They are called SuperAgers, and contrary to what the name might suggest, they’re not a brand-new Marvel-type of superheroes. Or maybe they are? The term is used to indicate those people aged 80 and beyond with the same cognitive abilities as those 20 to 30 decades younger.
Scientists have been studying them for years to understand what sets them apart from the rest of the population, which usually faces a sharp memory decline once old age is reached.
The program, coordinated by Northwestern University Feinberg School of Medicine, has received a lot of applications since its beginning, although only about 10% of applicants meet the criteria. For those that become enrolled, testing mainly consists of blood tests, MRI brain scans, and cognitive tests that measure short- and long-term memory. And for those who want to help the research after they're gone, there's even the option of donating their brain for further study.
Considering its success, last year the program was extended after receiving a $20 million grant from the National Institute on Aging (NIA). It is now spread across four research sites in the United States and one in Canada, with the plan to enroll at least 500 participants from diverse backgrounds.
But Northwestern University is not the only place to study SuperAgers. Recently, the USC Leonard Davis School of Gerontology launched a similar program, after receiving funding from the M Center of Excellence. “Our focus now is on identifying psychosocial factors, including levels of satisfaction, happiness, and social relationships, that can help provide clues to better ageing,” said Eileen Crimmins, a University Professor who is co-leading the project.
It is thanks to the gathering of data throughout the years that there have been some groundbreaking discoveries. Studies at Northwestern have shown how in SuperAgers the cortex, which is responsible for memory, remains thicker than that of people in their 50s or 60s, which is usually when cortex shrinking starts happening.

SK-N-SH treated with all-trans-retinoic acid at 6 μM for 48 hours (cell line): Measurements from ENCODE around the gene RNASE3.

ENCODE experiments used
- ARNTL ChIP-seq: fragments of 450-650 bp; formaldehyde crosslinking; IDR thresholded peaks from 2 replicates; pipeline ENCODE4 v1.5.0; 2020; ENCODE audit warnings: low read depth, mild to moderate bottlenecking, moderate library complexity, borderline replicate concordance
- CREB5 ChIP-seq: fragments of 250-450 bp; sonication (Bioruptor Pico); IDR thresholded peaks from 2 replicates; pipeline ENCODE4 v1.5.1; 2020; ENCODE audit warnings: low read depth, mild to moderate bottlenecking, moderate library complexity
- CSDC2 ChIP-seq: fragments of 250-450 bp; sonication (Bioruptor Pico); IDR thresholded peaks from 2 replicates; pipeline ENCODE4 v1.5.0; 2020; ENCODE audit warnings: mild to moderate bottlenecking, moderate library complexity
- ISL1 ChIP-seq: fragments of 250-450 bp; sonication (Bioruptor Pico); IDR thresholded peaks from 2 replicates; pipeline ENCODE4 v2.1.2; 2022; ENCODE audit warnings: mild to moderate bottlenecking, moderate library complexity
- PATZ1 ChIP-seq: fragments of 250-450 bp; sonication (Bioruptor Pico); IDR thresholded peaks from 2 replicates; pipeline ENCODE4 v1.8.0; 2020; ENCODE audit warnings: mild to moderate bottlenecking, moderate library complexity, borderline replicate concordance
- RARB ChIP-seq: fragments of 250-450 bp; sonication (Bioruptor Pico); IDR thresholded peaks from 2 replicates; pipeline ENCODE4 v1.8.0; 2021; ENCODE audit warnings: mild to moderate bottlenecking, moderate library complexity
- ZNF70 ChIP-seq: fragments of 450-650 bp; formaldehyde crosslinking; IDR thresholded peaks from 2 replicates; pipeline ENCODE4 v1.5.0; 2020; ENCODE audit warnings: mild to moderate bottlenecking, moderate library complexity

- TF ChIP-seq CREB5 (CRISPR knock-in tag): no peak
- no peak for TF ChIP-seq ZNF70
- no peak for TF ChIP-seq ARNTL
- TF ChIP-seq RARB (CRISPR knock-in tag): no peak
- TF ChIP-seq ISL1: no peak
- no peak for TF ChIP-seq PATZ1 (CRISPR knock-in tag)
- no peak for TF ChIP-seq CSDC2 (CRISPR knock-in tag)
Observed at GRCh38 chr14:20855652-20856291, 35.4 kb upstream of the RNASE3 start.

More recently, another study carried out post-mortem comparisons of SuperAgers and normal elderly brains. The results showed that the former have healthier, larger neurons in the entorhinal cortex (ERC), which is “an area critical for memory and selectively vulnerable to neurofibrillary degeneration." The research concluded that “larger ERC neurons are a biological signature of the SuperAging trajectory."
In a world that is rapidly ageing, understanding the unique factors that influence a longer life in certain individuals can help develop strategies that ensure the same quality of life for those prone to age-related decline.
Apart from scientific analyses, the lives of SuperAgers caught the interest of photographer Barry Shaffer, who in 2006 documented through photos and in-depth interviews 70 people beyond 80 years of age, each representing a different country. The photography project aimed to “forge a rare bond between these elders and the viewer, encouraging each of us to examine our own stories, our lives, our values, and our place in the world," as Shaffer wrote on his website.
At this moment, the exact global number of SuperAgers is unknown, but it is believed that Japan is one of the countries with the highest number of active centenarians.
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